Summary judgment is proper “if the movant shows that there is no genuine dispute as to any material fact and the movant is entitled to judgment as a matter of law.” Fed.R.Civ.P. 56(a). A factual dispute is “material” only if it might affect the outcome of the case. Anderson v. Liberty Lobby, Inc., 477 U.S. 242, 248 (1986). For an issue to be “genuine, ” a reasonable fact-finder must be able to return a verdict in favor of the non-moving party. Id.

A party seeking summary judgment initially bears responsibility for informing the court of the basis for its motion and identifying those portions of the record that it believes demonstrate the absence of a genuine issue of material fact. Celotex Corp. v. Catrett, 477 U.S. 317, 322 (1986). A party asserting that a fact cannot be or is genuinely disputed must support the assertion by citing relevant portions of the record, including depositions, documents, affidavits, or declarations, or showing that the materials cited do not establish the absence or presence of a genuine dispute, or showing that an adverse party cannot produce admissible evidence to support the fact. Fed.R.Civ.P. 56(c). Summary judgment is therefore appropriate when the non-moving party fails to rebut the moving party’s argument that there is no genuine issue of fact by pointing to evidence that is “sufficient to establish the existence of an element essential to that party’s case, and on which that party will bear the burden of proof at trial.” Celotex, 477 U.S. at 322; Harter v. GAF Corp., 967 F.2d 846, 852 (3d Cir. 1992).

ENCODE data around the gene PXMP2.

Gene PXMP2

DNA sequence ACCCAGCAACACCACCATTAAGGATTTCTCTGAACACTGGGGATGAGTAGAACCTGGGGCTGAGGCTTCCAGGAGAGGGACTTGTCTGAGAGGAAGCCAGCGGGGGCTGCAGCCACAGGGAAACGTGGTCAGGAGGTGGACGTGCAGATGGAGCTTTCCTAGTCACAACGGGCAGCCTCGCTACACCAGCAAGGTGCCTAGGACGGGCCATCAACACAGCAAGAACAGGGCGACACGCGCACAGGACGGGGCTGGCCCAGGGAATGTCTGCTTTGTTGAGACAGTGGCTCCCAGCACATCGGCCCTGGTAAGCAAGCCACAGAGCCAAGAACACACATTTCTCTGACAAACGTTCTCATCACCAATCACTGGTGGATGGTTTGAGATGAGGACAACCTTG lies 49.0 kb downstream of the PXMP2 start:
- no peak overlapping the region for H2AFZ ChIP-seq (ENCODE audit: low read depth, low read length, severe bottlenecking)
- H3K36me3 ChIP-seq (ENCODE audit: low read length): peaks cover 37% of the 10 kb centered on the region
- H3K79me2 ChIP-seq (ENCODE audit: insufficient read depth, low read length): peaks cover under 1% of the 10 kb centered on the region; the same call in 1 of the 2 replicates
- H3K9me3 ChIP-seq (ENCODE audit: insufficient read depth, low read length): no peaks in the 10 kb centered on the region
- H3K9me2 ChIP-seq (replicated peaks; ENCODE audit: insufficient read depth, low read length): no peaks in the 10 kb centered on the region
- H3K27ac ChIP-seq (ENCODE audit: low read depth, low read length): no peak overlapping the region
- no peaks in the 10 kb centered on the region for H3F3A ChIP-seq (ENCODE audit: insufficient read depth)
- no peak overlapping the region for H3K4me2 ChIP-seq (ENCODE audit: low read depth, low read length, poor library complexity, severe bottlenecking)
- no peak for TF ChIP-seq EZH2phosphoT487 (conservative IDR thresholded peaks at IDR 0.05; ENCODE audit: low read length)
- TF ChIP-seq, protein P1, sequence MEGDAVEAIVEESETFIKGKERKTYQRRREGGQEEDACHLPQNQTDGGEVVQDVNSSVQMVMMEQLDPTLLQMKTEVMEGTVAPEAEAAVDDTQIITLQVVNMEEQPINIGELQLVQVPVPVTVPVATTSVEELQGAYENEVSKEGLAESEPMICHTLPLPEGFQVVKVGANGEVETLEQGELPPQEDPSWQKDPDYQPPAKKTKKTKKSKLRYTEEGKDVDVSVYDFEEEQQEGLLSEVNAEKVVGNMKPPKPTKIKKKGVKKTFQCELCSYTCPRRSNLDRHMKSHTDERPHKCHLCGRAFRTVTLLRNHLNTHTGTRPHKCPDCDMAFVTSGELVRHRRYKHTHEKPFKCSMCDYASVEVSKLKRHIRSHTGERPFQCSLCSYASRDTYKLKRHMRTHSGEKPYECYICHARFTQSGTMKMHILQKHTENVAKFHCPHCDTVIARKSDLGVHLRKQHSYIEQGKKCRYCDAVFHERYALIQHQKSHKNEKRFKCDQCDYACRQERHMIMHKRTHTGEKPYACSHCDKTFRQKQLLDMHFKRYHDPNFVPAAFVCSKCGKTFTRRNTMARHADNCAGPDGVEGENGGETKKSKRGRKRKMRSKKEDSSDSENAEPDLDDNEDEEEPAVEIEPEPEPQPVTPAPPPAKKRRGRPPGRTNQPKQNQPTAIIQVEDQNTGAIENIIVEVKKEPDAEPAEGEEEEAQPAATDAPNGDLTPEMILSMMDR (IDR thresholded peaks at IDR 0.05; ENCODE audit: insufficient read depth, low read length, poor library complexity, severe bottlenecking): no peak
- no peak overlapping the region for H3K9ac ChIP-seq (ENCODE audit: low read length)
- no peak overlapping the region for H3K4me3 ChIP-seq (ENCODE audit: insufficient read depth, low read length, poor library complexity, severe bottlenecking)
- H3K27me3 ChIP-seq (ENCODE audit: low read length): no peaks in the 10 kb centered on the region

III. DISCUSSION

A. Count Three – Municipality Liability

The plaintiff indicates that he has not, through discovery, elicited evidence of municipality liability for his constitutional violations, and concedes that the City of Philadelphia is entitled to summary judgment as to all the remaining claims brought in Count Three. Accordingly, I will grant the defendant’s motion for summary judgment on Count Three, and enter judgment on behalf of the City of Philadelphia.

B. Count Five -- Intentional Infliction of Emotional Distress

In Count Five, Mr. Wardlaw claims that the conduct of the defendant officers on June 2, 2006 constitutes intentional infliction of emotional distress under the laws of the Commonwealth of Pennsylvania. The defendants now move for summary judgment on this Count, arguing that the plaintiff has failed to produce any competent medical evidence, in the form of expert medical evidence, to support this claim. I must agree.